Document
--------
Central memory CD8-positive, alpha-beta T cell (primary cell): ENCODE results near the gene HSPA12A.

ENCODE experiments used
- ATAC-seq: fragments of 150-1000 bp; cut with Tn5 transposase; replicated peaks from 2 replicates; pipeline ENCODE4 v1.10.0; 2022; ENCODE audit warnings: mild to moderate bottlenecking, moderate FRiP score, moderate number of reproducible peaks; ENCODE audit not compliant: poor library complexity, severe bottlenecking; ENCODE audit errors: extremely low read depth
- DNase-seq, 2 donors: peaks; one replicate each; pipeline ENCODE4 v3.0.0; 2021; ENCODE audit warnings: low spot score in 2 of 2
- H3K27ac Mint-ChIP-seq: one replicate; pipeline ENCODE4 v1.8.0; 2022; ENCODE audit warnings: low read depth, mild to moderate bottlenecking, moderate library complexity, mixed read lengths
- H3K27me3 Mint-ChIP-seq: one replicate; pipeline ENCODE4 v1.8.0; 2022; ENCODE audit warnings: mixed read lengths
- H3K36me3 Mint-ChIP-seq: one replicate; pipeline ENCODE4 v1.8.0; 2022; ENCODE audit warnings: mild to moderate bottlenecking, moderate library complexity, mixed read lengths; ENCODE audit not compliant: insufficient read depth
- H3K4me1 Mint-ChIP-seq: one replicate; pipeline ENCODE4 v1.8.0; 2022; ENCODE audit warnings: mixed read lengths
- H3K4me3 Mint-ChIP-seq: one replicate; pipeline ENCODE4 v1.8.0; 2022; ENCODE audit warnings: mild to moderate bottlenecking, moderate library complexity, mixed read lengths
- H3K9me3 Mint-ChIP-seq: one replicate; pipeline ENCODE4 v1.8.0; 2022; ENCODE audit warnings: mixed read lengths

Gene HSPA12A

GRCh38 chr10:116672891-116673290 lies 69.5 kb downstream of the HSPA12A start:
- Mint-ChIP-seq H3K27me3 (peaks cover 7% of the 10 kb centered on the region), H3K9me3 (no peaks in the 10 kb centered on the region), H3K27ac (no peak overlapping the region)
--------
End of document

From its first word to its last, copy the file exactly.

Central memory CD8-positive, alpha-beta T cell (primary cell): ENCODE results near the gene HSPA12A.

ENCODE experiments used
- ATAC-seq: fragments of 150-1000 bp; cut with Tn5 transposase; replicated peaks from 2 replicates; pipeline ENCODE4 v1.10.0; 2022; ENCODE audit warnings: mild to moderate bottlenecking, moderate FRiP score, moderate number of reproducible peaks; ENCODE audit not compliant: poor library complexity, severe bottlenecking; ENCODE audit errors: extremely low read depth
- DNase-seq, 2 donors: peaks; one replicate each; pipeline ENCODE4 v3.0.0; 2021; ENCODE audit warnings: low spot score in 2 of 2
- H3K27ac Mint-ChIP-seq: one replicate; pipeline ENCODE4 v1.8.0; 2022; ENCODE audit warnings: low read depth, mild to moderate bottlenecking, moderate library complexity, mixed read lengths
- H3K27me3 Mint-ChIP-seq: one replicate; pipeline ENCODE4 v1.8.0; 2022; ENCODE audit warnings: mixed read lengths
- H3K36me3 Mint-ChIP-seq: one replicate; pipeline ENCODE4 v1.8.0; 2022; ENCODE audit warnings: mild to moderate bottlenecking, moderate library complexity, mixed read lengths; ENCODE audit not compliant: insufficient read depth
- H3K4me1 Mint-ChIP-seq: one replicate; pipeline ENCODE4 v1.8.0; 2022; ENCODE audit warnings: mixed read lengths
- H3K4me3 Mint-ChIP-seq: one replicate; pipeline ENCODE4 v1.8.0; 2022; ENCODE audit warnings: mild to moderate bottlenecking, moderate library complexity, mixed read lengths
- H3K9me3 Mint-ChIP-seq: one replicate; pipeline ENCODE4 v1.8.0; 2022; ENCODE audit warnings: mixed read lengths

Gene HSPA12A

GRCh38 chr10:116672891-116673290 lies 69.5 kb downstream of the HSPA12A start:
- Mint-ChIP-seq H3K27me3 (peaks cover 7% of the 10 kb centered on the region), H3K9me3 (no peaks in the 10 kb centered on the region), H3K27ac (no peak overlapping the region)